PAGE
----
Readers Would Be Harmed by Further Book Mergers
Readers Would Be Harmed by Further Book Mergers
Readers Would Be Harmed by Further Book Mergers

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    The publishing industry is growing increasingly concentrated as publishing house giants continue to merge. This hurts both authors and readers, in more ways than one. In a concentrated industry, prices are higher for readers, and payments are lower for authors as the publishing middleman takes a heftier cut. The book industry has been moving to a model that is harmful in other ways as well—libraries are being locked out of ebooks, and technical restrictions from ebook platforms keep readers locked in and prevent them from getting better deals elsewhere.

    Penguin Random House/Simon & Schuster Merger

    Penguin Random House is slated to buy Simon & Schuster for $2.17 billion in cash, reducing the Big 5 American publishing industry to a Big 4. The Authors Guild has opposed this deal, pointing out that if it goes through, the publishing company would account for 35% of all books sold. Public Knowledge has disagreed with the Guild on various copyright issues before, but it’s right to oppose this deal. Penguin has accounted for an estimated 25% of all print books sold in the U.S. in 2020, while Simon & Schuster accounted for about 9.1%. Additionally, the proposed merger would account for about 50% of all trade books published. In industries with concentration levels this high, not only do prices tend to be higher, but other anti-consumer practices are more prevalent, including limiting books with ideas outside the mainstream could have a negative impact on society. 

    This merger will also hurt authors. The most obvious way is that when authors have fewer publishers to negotiate with, their payments are lower. But the merger may also hurt authors in other ways—like how independent bookshops run, their ability to leverage and negotiate, and the amount writers get paid. Additionally, the merger will make it difficult for new competitors, like publishing house start-ups, with barriers to market entry, such as establishing relationships with authors and sellers and increasing returns to scale.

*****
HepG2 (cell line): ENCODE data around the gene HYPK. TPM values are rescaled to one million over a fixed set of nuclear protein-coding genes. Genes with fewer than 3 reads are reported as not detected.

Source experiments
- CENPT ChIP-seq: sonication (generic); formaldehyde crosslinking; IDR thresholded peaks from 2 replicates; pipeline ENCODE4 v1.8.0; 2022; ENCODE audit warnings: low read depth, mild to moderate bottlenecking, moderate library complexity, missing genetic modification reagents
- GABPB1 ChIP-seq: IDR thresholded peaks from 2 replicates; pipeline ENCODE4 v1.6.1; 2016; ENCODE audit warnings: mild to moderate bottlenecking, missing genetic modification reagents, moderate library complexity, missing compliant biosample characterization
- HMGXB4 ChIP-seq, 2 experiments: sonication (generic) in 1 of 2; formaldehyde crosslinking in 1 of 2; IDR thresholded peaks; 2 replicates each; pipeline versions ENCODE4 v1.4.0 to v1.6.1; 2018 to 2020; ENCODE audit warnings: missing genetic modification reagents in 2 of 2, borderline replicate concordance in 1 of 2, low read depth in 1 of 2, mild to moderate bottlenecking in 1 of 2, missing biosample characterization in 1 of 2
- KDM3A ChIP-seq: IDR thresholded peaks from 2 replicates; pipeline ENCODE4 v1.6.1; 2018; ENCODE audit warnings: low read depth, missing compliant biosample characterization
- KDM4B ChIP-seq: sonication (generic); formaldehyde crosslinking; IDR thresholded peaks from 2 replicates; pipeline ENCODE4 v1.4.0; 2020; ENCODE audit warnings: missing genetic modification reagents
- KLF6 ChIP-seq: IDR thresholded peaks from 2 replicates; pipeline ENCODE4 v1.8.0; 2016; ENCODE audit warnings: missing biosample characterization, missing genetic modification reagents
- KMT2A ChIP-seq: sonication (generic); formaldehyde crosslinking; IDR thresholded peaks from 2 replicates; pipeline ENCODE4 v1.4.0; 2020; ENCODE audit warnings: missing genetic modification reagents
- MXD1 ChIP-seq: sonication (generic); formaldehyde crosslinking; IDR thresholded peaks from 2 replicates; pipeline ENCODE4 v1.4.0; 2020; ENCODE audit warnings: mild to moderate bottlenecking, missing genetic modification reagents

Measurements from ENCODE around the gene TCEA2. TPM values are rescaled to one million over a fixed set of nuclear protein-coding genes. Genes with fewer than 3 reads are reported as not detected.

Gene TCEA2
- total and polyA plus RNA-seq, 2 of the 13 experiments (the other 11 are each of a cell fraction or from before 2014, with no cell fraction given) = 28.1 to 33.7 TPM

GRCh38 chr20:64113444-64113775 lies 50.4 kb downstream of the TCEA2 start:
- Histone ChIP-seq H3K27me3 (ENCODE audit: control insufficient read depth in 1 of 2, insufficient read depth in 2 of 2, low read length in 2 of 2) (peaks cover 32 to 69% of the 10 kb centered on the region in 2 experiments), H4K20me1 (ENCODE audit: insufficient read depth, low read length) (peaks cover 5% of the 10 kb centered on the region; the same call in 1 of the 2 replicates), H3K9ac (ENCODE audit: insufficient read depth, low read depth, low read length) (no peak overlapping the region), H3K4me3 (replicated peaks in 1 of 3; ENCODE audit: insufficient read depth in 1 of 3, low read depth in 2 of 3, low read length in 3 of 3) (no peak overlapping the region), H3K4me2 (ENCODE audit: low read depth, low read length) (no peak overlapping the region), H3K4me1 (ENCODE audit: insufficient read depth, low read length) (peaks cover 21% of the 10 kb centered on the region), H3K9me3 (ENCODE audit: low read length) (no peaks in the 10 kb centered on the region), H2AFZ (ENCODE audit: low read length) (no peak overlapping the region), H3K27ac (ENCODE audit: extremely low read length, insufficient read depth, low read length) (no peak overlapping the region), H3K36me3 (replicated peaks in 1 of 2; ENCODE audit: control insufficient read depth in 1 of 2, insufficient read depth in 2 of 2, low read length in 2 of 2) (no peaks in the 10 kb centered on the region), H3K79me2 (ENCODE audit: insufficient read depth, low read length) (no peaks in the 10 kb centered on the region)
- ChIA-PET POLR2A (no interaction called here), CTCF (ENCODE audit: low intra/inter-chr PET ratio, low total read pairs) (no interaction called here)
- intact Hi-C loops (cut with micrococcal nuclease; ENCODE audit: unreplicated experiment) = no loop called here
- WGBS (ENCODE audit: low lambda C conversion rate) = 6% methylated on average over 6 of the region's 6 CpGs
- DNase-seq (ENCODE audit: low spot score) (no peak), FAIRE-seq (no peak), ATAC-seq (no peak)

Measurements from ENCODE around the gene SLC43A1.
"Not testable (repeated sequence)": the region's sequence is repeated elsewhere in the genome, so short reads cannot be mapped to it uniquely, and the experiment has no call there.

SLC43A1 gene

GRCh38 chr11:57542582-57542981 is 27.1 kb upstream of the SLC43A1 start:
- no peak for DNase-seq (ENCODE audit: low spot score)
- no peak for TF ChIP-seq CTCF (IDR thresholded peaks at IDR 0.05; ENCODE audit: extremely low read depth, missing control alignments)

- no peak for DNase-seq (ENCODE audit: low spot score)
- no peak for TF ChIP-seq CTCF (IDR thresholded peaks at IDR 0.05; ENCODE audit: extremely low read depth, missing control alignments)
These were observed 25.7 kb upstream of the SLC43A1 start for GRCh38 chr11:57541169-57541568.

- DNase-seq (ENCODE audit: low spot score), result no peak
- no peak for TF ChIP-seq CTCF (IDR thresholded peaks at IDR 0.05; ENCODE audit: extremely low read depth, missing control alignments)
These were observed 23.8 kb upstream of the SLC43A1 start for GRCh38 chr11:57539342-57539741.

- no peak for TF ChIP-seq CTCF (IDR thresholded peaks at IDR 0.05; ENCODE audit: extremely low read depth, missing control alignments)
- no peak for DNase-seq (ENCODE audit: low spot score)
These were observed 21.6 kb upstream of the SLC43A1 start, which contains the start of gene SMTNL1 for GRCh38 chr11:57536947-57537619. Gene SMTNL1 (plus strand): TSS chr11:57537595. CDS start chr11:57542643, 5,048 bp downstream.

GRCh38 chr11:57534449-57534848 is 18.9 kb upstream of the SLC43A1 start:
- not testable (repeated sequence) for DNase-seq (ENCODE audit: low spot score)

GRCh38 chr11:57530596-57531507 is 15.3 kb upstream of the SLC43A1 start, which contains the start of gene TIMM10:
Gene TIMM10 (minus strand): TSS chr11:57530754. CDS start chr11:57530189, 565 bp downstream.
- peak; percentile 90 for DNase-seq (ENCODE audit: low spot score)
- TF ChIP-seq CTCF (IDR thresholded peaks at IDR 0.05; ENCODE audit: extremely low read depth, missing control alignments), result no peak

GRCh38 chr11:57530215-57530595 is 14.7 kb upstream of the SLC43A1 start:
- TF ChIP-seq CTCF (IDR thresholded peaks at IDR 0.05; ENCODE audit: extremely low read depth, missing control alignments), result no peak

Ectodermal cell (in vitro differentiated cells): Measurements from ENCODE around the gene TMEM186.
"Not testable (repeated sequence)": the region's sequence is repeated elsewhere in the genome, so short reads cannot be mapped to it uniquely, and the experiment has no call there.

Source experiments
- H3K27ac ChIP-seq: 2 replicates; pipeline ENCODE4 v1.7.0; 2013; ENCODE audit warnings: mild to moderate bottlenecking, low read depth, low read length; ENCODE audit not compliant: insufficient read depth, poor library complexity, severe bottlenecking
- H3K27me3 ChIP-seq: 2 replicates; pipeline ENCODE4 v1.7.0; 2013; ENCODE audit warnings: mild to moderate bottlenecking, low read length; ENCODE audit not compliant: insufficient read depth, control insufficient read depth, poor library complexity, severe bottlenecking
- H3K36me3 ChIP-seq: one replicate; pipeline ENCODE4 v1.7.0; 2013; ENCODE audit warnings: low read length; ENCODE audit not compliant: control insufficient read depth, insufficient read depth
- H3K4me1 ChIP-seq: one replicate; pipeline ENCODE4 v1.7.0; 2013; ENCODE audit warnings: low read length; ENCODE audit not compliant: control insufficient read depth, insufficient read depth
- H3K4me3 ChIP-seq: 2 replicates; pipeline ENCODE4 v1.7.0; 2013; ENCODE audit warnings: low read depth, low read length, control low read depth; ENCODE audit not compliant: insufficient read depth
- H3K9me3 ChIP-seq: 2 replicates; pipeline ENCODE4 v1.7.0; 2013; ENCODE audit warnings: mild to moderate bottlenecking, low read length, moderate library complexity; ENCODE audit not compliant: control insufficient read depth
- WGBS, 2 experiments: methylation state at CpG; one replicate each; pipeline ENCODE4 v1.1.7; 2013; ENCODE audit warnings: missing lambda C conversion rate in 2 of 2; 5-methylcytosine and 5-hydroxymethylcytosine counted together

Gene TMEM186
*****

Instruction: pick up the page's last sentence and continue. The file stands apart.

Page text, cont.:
Retail Concentration 

    Not only is publishing highly concentrated, but bookselling is, too. Amazon dominates online bookselling in both print and ebooks. As of 2020, Amazon has 50% of the American print book marketplace (both online and physically sold) and three-fourths of ebook sales. Extending its platform to ebooks through subscription models, like Kindle Unlimited and Audible, it has moved ahead against its counterparts like Barnes & Noble, resulting in becoming the world’s largest book retailer. (Amazon’s book publishing component, Amazon Publishing, has also continued to grow by promoting self-published works and digital advertising.)

    A Penguin Random House/Simon & Schuster merger might not pose a problem for Amazon, since due to its market share, it has a lot of leverage with publishers. In 2019, the Association of American Publishers filed a statement with the Federal Trade Commission, stating that “Amazon no longer competes on a level playing field when it comes to book distribution, but, rather, owns and manipulates the playing field, leveraging practices from across its platform that appear to be well outside of fair and transparent competition.” By contrast, smaller book retailers might feel the pinch, not just paying more, but falling even further behind Amazon. 

    Limits on Libraries 

    Public libraries especially find it difficult to lend out ebooks with the rise of dominant digital platforms like Amazon. Until recently, Amazon was the only platform that did not make books available to libraries under any terms. With years of reducing bookstore markets and taking its place with Audible and Kindle Store, it now extends to reducing libraries’ access by limiting the selling of downloadable ebooks and audiobooks.   

    Even when libraries do have access, they are met with yet more hurdles: pricing and restrictive terms. Libraries pay more for ebooks with the already limited funds they have, and lending books out is even more difficult when they come with digital locks with an expiration date or time limitation. Lending access models are still in dispute. For example, Hachette Book Group changed its licensing agreement to one where libraries may own books for a lower price with the caveat that the ebook license expires in two years, as opposed to the original higher-priced perpetual license agreement that retained access forever. A model that in the long-term makes it more difficult for libraries to fund with new license agreements is unstable. We need a universal method. Bear in mind that libraries do not need a special license or library edition of a book to add it to its collection and lend it out. Libraries can buy books from publishers directly, or any bookstore or wholesale, or accept donations. Ebooks are a completely different world.